What Are Some Common Fire Sprinkler Myths? What Is the Truth Behind Them?

Fire Sprinkler MythsIt’s well-documented and established that fire sprinklers save lives. They increase the chances of survival – especially in house fires – a great deal. Unfortunately, many homeowners and small businesses underestimate the importance of having a fire sprinkler system. They think that this type of fire protection equipment is only for large commercial buildings, even though most fires occur in homes, and most injuries and deaths occur in house fires.

The reason why many people are reluctant to invest in fire sprinklers is because there are so many myths and misconceptions about them. Here is a look at those myths and the actual facts.

Myth #1: All of the sprinklers go off when a fire occurs.

This isn’t true at all. In fact, the systems are designed so that only one sprinkler head will go off at once. This is because they are INDIVIDIALLY activated by excessive heat that goes over the maximum temperature. Most residential fires are controlled with just one or two sprinklers. According to studies, 80% or more of all fires that have occurred in buildings with these systems have been controlled by one or two heads. 90% of all fires are controlled with six or fewer sprinkler heads.

Myth #2: Fire sprinklers require large, expensive water metres.

Actually, fire sprinklers will not lead to increased tap or metre fees when the sprinkler system is supplied by the same size metre that services the building’s plumbing.

Myth #3: Water sprinklers are unattractive.

These days, sprinkler heads come in various designs and sizes. They can even be concealed if you want them to be. Residential sprinklers are smaller and less noticeable than the types used in industrial and commercial properties. Sprinkler heads don’t even have to be installed on the ceiling; they can be mounted flush on the walls. Modern home fire sprinklers are designed to be as unobtrusive as possible.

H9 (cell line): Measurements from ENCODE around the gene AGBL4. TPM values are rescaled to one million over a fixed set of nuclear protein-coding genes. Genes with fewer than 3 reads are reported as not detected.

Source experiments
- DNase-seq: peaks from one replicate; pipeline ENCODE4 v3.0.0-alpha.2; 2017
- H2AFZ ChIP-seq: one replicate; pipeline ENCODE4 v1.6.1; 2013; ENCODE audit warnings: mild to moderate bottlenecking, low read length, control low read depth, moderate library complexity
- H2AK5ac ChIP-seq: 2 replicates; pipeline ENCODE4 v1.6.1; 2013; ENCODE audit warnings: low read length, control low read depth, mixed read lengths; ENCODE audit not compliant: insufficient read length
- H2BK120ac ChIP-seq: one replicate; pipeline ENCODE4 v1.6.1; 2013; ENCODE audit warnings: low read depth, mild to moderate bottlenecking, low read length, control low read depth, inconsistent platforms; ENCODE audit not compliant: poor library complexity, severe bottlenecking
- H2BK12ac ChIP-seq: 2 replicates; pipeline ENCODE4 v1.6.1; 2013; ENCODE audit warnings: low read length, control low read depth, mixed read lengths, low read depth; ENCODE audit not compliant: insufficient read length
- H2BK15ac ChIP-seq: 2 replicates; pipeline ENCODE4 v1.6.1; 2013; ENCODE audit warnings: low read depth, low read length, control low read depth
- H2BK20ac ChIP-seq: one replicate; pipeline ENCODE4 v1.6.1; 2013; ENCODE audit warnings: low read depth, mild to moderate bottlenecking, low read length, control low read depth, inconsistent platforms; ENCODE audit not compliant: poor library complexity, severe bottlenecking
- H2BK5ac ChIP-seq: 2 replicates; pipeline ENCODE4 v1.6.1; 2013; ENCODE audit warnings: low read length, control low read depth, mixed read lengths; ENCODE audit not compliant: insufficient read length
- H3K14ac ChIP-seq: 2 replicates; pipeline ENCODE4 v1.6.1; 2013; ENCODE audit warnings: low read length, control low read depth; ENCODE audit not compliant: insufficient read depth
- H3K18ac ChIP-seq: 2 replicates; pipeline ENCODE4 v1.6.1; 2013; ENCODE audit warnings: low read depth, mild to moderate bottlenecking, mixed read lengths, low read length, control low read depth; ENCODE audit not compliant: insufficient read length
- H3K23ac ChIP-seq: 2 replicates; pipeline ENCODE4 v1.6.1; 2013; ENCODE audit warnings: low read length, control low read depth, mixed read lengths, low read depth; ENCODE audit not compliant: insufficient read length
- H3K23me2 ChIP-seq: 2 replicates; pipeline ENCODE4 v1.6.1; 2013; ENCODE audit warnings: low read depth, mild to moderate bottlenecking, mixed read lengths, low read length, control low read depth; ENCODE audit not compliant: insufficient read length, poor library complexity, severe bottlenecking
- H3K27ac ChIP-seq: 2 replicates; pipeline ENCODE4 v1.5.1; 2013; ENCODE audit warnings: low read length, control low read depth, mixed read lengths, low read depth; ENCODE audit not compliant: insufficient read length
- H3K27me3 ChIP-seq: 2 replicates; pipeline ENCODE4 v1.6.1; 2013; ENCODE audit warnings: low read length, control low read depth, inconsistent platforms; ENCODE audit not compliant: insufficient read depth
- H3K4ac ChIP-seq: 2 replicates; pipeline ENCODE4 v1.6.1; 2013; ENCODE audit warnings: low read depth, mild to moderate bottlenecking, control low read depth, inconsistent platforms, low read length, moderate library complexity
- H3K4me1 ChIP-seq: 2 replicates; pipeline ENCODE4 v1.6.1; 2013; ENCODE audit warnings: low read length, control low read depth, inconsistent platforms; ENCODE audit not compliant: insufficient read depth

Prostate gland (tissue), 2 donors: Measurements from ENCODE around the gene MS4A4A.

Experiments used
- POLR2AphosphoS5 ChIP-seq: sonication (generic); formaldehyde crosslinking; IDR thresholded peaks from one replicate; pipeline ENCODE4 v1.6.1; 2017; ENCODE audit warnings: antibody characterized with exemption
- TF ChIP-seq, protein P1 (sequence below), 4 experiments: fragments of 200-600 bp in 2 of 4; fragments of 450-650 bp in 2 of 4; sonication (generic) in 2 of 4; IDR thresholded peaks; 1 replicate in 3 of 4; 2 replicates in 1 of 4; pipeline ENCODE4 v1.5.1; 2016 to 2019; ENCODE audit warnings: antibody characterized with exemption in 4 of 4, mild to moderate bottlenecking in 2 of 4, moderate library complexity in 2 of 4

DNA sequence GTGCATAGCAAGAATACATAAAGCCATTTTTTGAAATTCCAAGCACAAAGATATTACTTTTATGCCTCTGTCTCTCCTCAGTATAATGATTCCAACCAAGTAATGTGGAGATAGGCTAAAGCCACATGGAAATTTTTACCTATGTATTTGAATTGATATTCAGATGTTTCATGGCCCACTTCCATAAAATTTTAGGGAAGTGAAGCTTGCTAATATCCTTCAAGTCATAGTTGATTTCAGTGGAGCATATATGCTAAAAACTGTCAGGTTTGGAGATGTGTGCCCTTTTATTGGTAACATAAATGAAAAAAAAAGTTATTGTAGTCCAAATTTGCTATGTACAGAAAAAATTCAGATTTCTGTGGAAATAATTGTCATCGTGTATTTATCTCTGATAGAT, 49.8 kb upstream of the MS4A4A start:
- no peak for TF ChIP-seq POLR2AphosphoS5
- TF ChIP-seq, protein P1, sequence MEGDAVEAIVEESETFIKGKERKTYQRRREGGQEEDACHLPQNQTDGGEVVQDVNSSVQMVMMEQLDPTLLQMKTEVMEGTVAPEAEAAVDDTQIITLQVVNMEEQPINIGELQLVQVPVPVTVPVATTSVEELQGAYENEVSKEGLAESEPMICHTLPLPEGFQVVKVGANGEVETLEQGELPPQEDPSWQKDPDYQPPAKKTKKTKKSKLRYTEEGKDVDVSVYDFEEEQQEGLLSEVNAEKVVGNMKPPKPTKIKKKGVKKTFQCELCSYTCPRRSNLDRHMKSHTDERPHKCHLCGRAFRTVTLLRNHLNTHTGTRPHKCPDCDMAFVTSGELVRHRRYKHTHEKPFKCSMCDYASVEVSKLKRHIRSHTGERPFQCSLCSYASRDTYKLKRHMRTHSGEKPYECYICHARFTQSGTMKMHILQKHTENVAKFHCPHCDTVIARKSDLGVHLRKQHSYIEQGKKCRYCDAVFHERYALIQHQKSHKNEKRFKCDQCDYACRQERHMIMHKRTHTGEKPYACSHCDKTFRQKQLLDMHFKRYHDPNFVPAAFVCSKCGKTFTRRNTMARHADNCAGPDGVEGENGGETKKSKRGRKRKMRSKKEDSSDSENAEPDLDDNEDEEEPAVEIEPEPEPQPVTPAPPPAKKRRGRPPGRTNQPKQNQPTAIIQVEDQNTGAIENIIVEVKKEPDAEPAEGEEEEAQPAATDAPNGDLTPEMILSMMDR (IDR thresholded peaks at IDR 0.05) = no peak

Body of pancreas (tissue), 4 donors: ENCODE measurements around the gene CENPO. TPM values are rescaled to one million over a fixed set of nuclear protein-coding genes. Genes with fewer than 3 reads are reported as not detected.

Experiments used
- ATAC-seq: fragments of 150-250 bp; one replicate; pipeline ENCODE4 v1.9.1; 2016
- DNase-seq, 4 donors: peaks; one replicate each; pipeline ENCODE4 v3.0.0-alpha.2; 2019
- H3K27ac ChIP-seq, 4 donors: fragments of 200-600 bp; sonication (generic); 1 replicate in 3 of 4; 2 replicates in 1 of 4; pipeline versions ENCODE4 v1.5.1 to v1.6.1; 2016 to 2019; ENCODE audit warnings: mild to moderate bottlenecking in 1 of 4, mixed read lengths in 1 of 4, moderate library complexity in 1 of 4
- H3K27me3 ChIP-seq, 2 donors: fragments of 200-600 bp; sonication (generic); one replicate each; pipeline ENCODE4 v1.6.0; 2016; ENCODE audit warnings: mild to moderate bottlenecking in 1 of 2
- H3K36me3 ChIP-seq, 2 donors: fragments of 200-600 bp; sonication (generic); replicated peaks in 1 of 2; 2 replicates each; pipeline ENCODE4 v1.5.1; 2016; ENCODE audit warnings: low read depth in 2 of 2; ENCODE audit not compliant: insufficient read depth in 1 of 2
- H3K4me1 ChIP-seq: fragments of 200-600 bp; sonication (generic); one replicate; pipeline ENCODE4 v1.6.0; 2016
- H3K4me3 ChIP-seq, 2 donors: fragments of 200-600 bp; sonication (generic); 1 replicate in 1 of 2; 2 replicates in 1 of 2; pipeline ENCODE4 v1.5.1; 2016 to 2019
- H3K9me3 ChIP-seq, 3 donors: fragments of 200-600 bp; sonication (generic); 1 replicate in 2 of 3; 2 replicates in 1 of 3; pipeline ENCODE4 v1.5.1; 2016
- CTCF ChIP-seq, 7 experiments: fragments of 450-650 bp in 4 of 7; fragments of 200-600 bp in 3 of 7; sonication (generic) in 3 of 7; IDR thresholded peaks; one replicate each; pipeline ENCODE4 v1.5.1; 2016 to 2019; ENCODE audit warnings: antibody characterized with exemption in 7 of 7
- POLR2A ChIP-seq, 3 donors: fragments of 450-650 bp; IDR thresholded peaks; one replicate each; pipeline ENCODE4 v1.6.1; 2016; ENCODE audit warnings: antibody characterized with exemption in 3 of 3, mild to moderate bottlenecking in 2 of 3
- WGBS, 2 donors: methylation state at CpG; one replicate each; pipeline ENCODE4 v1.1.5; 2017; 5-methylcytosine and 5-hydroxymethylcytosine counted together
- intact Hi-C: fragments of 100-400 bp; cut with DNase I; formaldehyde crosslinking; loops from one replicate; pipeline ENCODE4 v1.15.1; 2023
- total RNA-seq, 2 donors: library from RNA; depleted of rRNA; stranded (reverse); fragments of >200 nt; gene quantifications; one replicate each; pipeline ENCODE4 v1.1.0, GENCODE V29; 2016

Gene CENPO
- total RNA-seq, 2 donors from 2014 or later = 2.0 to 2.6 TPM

Myth #4:  Sprinkler systems are not convenient for colder climates, as the pipes can freeze.

This isn’t a concern if the system is installed properly. The National Fire Protection Association (13D) sets forth guidelines on correct insulation to prevent pipes from freezing. Also, there are different types of sprinkler systems – they don’t have to be water-based. There are dry pipe systems as well.

Myth #5: The water damage might even be worse than the fire damage.

Once again, the systems are designed so that each sprinkler is activated individually. Even if more than one goes off, it will still be less water than what the fire department would have to use. The sprinkler system will keep the fire from spreading, which means less water will be required to put it out. Fire departments use up to 10 – 12 times more water to extinguish a fire than sprinklers.

Myth #6: They will go off even when there isn’t a fire.

Unlike smoke detectors, which can go off due to burning food, sprinklers require very high temperature and heat from a fire in order to activate.

Myth #7: Smoke detectors are enough.

While smoke detectors are useful, they can only alert you of smoke or fire – they cannot put the fire out. By the time a smoke detector goes off, the fire could already be spreading. A sprinkler system will buy you more time to get your family out of the house before fire fighters arrive.

Now that you know the truth about fire sprinkler myths, you might want to consider getting a system installed in your home or office.

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